“Although Baader may perhaps be an extreme example of this phenomenon, action is the undeniable cynosure for all terrorists—perhaps even more so, the thrill and heady excitement that accompany it. Far more of Peci’s 222-page account of his life as a Red Brigadist, for instance, is devoted to recounting in obsessive detail the types of weapons (and their technical speciﬁcations) used on particular RB operations and which group members actually did the shooting than to elucidating the organization’s ideological aims and political goals. Baumann is particularly candid about the cathartic relief that an operation brought to a small group of individuals living underground, in close proximity to one another, constantly on the run and fearful of arrest and betrayal. The real stress, he said, came from life in the group—not from the planning and execution of attacks. Others, like Stern, Collins, the RAF’s Silke Maier-Witt and the RB’s Susana Ronconi, are even more explicit about the “rush” and the sense of power and accomplishment they derived from the violence they inﬂicted. “Nothing in my life had ever been this exciting,” Stern enthused as she drifted deeper into terrorism. Collins similarly recalls how he led an “action-packed existence” during his six years in the IRA, “living each day with the excitement of feeling I was playing a part in taking on the Orange State.” For Maier-Witt, the intoxicating allure of action was suﬃcient to overcome the misgivings she had about the murder of Schleyer’s four bodyguards in order to kidnap the man himself. “At the time I felt the brutality of that action. . . . [But it] was a kind of excitement too because something had happened. The real thing,” she consoled herself, had “started now.” Ronconi is the most expansive and incisive in analyzing the terrorist’s psychology. “The main thing was that you felt you were able to inﬂuence the world about you, instead of experiencing it passively,” thereby combining intrinsic excitement with profound satisfaction.“
“Aum eﬀectively approached these young, intelligent but depressed elites, proposing to provide status, money, facilities and the tremendous opportunities to allow them to explore their potential capability to the maximum, and made them believe they could ﬁnd themselves in Aum.”
“The perpetrators of this violence are thus accorded a special status and are revered as shaheed batal—“martyr heroes” or istishahadi—“he who martyrs himself.””
Hoffman, Bruce. (2006) Inside terrorism
“The more suicide terrorists justify their actions on the basis of religious or ideological motives that match the beliefs of a broader national community, the more the status of terrorist martyrs is elevated, and the more plausible it becomes that others will follow in their footsteps.”
“If at all possible, terrorist groups need their suicide attackers to be accepted as martyrs by the wider community. This is important because individuals are more likely to volunteer if they can expect to be accorded high status after their deaths than if their sacrifices will go unnoticed.“
Pape, Robert. (2005) Dying to Win: The Strategic Logic of Suicide Terrorism
“. . . by 2012 or 2013, Islamic extremist ideas were attracting people who were younger, less educated and poorer than, certainly, the majority of the militants of the late 1990s in the UK. Their knowledge of Islam, and indeed of Islamic extremism, was more superficial, and the attraction of militancy appeared to be much less ideological. If the similarity with gangs is striking, it should not be surprising. Militant groups offered a different form of gang-type community with a different narrative but with often similar benefits — purpose, companionship, status, excitement, adventure and the prospect, infrequently realised, of both material and sexual advantages. . . . Above all, there was a sense of empowerment, as was very clear from the music, in both its jihadi and its more conventional versions. . . .”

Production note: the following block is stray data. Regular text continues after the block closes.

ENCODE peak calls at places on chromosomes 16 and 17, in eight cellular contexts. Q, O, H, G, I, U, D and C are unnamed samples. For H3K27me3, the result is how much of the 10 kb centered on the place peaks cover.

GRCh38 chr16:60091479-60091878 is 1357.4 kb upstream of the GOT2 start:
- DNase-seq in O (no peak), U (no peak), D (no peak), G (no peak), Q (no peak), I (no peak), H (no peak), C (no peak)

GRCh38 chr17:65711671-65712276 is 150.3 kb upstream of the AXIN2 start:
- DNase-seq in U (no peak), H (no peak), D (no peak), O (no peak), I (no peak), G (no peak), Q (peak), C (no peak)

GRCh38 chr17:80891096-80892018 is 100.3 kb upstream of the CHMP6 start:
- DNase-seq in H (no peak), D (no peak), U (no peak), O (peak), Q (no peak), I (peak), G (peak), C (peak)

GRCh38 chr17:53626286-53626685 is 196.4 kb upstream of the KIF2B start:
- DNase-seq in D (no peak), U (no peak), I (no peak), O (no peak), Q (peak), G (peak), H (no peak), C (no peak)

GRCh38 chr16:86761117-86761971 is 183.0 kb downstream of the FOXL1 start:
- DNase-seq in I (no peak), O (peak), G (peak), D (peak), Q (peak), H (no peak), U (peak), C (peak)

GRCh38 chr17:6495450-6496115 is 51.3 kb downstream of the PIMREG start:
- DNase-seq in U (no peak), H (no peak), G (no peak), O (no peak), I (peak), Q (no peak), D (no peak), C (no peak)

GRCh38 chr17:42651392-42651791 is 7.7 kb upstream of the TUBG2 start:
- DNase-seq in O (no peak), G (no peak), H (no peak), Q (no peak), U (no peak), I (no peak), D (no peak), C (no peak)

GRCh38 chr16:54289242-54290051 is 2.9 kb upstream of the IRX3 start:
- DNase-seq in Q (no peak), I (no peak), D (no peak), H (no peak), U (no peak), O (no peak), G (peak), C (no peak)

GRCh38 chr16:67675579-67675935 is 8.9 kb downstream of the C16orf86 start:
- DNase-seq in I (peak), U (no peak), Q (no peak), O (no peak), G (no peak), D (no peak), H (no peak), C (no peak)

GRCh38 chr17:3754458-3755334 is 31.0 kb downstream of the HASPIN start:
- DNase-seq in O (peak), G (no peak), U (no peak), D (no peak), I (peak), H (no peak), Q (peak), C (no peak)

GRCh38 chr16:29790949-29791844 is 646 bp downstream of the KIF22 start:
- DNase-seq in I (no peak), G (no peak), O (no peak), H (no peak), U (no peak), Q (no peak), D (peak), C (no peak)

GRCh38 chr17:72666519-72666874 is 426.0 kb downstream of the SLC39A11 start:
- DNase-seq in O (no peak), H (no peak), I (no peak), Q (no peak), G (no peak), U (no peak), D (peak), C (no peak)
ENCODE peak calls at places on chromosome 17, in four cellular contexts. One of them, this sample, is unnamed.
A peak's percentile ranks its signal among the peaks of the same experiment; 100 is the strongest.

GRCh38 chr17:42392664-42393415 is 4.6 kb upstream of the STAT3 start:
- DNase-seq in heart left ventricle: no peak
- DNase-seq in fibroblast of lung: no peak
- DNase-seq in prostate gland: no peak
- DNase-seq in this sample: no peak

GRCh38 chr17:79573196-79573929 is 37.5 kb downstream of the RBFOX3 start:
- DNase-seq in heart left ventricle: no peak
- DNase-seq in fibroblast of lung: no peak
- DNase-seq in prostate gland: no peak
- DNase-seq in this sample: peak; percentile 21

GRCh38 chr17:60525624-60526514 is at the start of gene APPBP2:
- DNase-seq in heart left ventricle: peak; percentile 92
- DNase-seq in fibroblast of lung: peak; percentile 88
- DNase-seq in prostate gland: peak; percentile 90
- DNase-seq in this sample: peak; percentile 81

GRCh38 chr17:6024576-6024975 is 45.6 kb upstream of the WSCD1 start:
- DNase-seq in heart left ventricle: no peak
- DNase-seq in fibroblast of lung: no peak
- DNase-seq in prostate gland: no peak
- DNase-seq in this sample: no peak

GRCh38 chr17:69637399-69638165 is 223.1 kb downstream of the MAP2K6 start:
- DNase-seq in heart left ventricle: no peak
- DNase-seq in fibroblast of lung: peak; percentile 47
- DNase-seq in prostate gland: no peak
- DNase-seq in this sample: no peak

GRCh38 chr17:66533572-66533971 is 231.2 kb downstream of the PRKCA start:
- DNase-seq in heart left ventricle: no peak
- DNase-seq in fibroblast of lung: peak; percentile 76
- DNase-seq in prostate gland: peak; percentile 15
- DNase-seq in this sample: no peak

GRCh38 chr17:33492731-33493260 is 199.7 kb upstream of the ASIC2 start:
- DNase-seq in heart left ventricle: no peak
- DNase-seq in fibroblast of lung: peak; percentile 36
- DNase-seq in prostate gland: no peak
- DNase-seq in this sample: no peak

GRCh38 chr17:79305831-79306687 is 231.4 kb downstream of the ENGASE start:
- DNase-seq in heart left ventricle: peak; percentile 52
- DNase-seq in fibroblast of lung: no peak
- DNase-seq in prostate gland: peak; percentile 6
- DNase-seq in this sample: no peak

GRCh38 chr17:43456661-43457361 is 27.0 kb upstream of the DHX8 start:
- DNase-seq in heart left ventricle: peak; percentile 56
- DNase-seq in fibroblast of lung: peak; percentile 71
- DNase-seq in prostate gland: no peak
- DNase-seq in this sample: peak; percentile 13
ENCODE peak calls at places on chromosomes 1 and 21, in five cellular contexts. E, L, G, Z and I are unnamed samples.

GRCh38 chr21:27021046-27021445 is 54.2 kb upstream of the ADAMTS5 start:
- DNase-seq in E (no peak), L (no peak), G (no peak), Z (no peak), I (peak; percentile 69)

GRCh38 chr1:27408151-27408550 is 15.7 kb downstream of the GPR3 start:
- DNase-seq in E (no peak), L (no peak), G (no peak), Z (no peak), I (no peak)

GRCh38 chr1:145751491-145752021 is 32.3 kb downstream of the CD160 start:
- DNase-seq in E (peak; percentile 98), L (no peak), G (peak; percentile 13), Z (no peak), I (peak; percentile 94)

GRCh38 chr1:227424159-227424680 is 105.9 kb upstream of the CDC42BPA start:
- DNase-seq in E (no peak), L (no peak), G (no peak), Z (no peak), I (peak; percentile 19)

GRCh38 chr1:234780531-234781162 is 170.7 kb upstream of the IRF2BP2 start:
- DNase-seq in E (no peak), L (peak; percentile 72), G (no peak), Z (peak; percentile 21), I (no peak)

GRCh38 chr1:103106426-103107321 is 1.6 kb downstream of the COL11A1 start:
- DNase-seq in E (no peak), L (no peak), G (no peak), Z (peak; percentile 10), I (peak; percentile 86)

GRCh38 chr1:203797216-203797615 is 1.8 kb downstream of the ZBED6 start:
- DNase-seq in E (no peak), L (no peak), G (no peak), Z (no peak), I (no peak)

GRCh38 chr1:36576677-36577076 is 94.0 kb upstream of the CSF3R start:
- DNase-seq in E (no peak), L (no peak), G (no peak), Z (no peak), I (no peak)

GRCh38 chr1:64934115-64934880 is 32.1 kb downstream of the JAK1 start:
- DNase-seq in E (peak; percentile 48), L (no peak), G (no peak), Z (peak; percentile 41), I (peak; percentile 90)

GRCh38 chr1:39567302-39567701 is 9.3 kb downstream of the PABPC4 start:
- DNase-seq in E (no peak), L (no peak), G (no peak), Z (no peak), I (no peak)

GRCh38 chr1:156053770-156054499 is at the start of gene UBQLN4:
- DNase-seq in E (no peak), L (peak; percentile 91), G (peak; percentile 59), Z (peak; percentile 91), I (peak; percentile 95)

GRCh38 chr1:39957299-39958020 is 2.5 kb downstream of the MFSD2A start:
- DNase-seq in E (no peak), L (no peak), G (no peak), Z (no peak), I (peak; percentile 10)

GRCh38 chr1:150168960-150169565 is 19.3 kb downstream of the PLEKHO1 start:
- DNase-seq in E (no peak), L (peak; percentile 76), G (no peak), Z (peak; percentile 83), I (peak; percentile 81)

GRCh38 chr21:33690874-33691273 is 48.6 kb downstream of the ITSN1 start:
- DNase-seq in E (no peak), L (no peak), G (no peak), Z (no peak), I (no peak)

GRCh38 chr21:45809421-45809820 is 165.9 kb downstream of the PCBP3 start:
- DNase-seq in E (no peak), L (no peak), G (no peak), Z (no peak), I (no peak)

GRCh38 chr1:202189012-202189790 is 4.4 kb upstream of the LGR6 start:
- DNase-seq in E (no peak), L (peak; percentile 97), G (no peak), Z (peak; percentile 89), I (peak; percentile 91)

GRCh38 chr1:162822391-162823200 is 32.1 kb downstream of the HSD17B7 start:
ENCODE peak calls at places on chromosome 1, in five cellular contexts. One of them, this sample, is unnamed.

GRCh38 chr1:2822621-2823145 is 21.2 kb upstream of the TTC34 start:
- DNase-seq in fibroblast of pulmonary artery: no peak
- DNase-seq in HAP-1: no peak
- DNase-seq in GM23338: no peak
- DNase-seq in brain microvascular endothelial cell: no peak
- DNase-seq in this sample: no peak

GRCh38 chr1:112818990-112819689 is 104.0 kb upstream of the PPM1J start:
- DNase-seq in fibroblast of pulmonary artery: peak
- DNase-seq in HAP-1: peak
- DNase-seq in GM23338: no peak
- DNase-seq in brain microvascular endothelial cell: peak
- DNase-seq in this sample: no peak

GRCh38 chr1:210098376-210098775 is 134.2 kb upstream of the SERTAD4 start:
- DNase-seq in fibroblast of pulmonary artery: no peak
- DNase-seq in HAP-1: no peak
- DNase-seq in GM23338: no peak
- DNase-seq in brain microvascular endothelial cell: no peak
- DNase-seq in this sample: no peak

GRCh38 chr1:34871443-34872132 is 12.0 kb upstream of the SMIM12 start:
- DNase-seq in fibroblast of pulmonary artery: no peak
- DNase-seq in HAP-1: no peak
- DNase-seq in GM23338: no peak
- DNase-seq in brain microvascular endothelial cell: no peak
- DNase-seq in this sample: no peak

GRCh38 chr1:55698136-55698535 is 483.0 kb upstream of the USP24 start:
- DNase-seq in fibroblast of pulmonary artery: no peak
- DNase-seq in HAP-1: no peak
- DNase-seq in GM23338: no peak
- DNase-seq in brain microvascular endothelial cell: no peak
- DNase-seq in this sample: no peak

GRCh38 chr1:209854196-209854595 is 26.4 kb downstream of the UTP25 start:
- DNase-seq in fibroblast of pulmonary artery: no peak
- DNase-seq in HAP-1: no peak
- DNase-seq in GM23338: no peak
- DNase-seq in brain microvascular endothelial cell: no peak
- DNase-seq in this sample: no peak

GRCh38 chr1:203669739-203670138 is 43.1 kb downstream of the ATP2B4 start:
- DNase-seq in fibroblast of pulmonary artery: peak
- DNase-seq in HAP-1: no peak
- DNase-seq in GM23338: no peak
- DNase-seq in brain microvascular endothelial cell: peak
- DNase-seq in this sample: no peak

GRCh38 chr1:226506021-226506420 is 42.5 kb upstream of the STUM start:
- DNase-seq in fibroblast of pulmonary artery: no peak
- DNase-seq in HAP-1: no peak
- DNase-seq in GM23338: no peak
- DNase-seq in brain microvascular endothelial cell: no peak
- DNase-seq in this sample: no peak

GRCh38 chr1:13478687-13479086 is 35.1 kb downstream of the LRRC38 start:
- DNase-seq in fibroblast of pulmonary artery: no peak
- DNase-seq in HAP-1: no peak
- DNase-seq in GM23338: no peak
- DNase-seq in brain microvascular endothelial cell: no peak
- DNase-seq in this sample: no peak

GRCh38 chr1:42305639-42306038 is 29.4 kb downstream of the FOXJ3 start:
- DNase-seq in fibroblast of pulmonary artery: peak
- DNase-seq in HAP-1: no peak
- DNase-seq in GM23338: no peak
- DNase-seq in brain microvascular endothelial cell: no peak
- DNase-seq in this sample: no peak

“To young, alienated, bored men from the UK as much as their counterparts in Morocco, Turkey or Pakistan, the conflict offered sexual opportunity, status and adventure — opportunities that could be seen, at least in the eyes of a particularly naive and ignorant young person, as more inspiring than trying to scratch together fifty pounds for a night out in a run-down British port city before another week’s work flipping burgers or studying for a low-grade utility degree.”
Burke, Jason. (2015) The New Threat: the Past, Present and Future of Islamic Militancy
“At the time few questions were asked about how these young men had been persuaded to leave the comfort of England for an adventure in a lawless and far-off land, but with the benefit of hindsight and insights provided by those who were at the Finsbury Park mosque at the time, we are now better informed about the Egyptian cleric’s charisma and presence. . . . “
“Returning warriors would regale newer recruits with tales of adventure and experiences fighting or training on the frontline, while posters would offer sign-up sheets for those who were eager to go ahead.”
“But most of the training took place beyond the mosque’s four walls, with Abu Hamza regularly organising camping and adventure trips for his young warriors in the Brecon Beacons in Wales.”
“‘The only qualifications needed were that those who attended ‘were serious, [and] were going to go on to fight in Afghanistan.’ But they remained at heart a rambunctious group of young men on an adventure holiday: prior to departing for the camp near Lahore, neighbours complained to police about the noise they made. . . .”
Pantucci, Raffaello. (2015) “We Love Death As You Love Life”: Britain’s Suburban Terrorists
“They leave pheromone-like tracers for those who come after, letters of love for their peers and heroic posters and videos with the thrill of guns and personal power made into an eternally meaningful adventure through sacred-book-swearing devotion to a greater community and cause.”
“Moral outrage and a large dose of frustration and boredom seem to impel the search for meaning and adventure.“
“Most human violence is committed by young people seeking adventure, dreams of glory, and esteem in the eyes of their peers.“